Saturday, 19 December 2009

Yearender: Somalia entrapped in another year of deadly insurgency 2009-12-19 17:42:41 Print

NAIROBI, Dec. 19 (Xinhua) -- The outgoing year of 2009 saw by far the most deadly and numerous violent attacks by radical Islamist insurgents in Somalia against the Somali government and the African Union peacekeepers in Mogadishu, capital of the war-torn country, showing growing level of sophistication of insurgents' tactics.


Iraqi/Afghan-style suicide attacks, using car bombs and explosive vests, as well as roadside bombs and targeted assassinations of senior officials, were increasingly used by Islamist rebels in the past year.

The fragile Somali government faced the latest and so far deadliest single suicide attack on its rank on Dec. 3, when three senior ministers, as well as dozens of civilians, were killed in a suicide bomb explosion which struck a graduation ceremony at a hotel in a government-controlled area in southern Mogadishu.

Although the government lay the blame for the attack on Islamist insurgents opposed to it, both of the two main Islamist rebel groups distanced themselves from any involvement with the attack, which bore all the hallmarks of Islamist insurgent attacks.

Early this year, on Jan. 24, a suicide car bomb, apparently aimed at African Union peacekeepers (AMISOM) in southern Mogadishu, killed 15 civilians and wounding thirty others.

On Feb. 22, another suicide car bomb attack targeting an AU military base in Mogadishu killed at least 11 peacekeepers from the Burundian contingent of the AU forces.

In mid March, two roadside bomb exploded as AU peacekeepers were on an early morning minesweeping operation in the south of the Somali capital, injuring one of the troops.

Another suicide attack on Sept. 17 by Islamist rebels on the headquarters of AU forces in Mogadishu left 17 peacekeepers dead while 29 others were wounded. AMISOM deputy commander Maj. Gen. Juvenal Niyonguruza, from Burundi, was among those killed while former AMISOM commander Gen. Nathan Mugisha, from Uganda, was also wounded in the blast.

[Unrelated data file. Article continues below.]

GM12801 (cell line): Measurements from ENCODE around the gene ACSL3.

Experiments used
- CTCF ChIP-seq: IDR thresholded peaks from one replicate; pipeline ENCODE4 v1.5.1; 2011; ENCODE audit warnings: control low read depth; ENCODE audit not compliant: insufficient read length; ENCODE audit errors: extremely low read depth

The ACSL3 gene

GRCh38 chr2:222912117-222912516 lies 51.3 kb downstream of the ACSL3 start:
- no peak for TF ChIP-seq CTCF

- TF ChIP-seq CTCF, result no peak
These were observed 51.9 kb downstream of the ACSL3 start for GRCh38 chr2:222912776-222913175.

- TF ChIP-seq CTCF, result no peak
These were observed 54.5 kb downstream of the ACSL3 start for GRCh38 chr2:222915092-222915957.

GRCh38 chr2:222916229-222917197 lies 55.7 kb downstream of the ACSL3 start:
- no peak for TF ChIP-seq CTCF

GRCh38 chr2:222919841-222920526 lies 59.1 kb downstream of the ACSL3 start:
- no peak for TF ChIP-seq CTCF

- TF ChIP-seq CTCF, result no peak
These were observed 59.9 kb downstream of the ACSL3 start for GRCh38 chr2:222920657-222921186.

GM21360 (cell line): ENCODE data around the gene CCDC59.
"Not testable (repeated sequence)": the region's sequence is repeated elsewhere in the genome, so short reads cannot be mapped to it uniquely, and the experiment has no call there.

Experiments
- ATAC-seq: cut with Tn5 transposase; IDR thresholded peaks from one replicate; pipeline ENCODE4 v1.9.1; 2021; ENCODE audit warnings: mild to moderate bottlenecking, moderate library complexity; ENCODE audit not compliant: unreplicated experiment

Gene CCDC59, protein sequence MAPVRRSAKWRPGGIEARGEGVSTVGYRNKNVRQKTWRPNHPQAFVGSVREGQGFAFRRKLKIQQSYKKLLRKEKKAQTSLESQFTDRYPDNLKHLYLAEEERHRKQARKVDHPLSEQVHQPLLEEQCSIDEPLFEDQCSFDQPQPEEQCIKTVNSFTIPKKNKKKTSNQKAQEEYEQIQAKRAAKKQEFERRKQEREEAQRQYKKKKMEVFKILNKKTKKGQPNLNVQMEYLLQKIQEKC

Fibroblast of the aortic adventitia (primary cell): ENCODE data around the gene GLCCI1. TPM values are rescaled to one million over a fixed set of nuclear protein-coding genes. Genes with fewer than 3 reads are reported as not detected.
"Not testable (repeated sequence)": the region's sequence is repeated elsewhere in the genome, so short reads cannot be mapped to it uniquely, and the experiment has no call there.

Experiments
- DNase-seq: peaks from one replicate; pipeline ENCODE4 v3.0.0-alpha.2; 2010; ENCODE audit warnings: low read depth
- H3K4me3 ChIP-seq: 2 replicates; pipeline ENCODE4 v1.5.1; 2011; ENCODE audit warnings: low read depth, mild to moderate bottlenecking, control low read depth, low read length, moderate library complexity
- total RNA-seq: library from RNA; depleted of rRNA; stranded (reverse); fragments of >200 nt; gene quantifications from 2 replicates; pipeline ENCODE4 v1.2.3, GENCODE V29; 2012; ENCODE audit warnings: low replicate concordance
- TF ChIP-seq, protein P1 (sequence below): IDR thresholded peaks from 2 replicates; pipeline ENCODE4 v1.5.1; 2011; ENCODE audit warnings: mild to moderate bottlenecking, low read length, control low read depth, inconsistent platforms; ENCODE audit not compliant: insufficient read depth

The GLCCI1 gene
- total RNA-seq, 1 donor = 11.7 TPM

Suicide attacks and roadside bombs also known as Improvised Explosive Devices (IEDs) have been increasingly used by radical groups following the ouster of an Islamist movement from power in late 2006, when two of the first suicide bombings were reported in Baidoa, where the government was based at the time.

Targeted assassinations against government officials and other high profile people, including business and religious leaders suspected of sympathizing with the government, have been employed by radical Islamists to eliminate opponents and people suspected of spying.


Al-Shabaab, the largest and most powerful of the two main insurgent movements, is considered by the Somali government and others in the international community to be a "terrorist" entity.

The secretive movement, which mainly controls and operates in the south-central part of the Horn of Africa nation, claimed or was alleged to have carried out almost all the terrorist-style attacks on the Somali government and African Union peacekeeping forces in Mogadishu.

The group, which has shown an increasing tendency of using car bombs, explosive belts and the infamous roadside bombs, was seen as transferring terror tactics and technology from foreign radical groups to local insurgents, some experts observe.

Juan Zarate, the former U.S. Deputy National Security Adviser for Combating Terrorism, said that Somali rebel groups' capabilities were strengthened by the transfer of technology and the know-how from other groups with similar ideology in Afghanistan and Iraq.

"People are very concerned that technology from Iraq and Afghanistan is being transferred to Somalia," said Zarate, who is now a senior adviser at the Washington-based Center for Strategic and International Studies.

The large swathes of territory controlled by the radical groups also makes it easy for the rebel movements, particularly Al-Shabaab, to set up training camps for their recruits, who are mainly young people and "very impressionable", willing to carry out any "gruesome act of violence" against what they perceive as "infidels" and the "puppet apostate government" imposed on their country, said Hussein Isse, an independent security analyst in Somalia.

"The recent trend for the militants has increasingly been that they recruit from the young impressionable people and giving them training to use firearms and build bombs in camps in the every expanding territory under their control, which gives them enormous potential to plan and wage sophisticated and coordinated deadly attacks on their targets," Isse told Xinhua.


The increase and prevalence of violent attacks in the south-central part of the war ravaged East African country has far reaching negative impact.

"You may know that nearly as many as 20,000 people have lost their lives, more than 100,000 others may have been injured while the UN estimates nearly 1.5 million people were displaced from their homes," Maryan Shukeh, a Somali human rights activist said.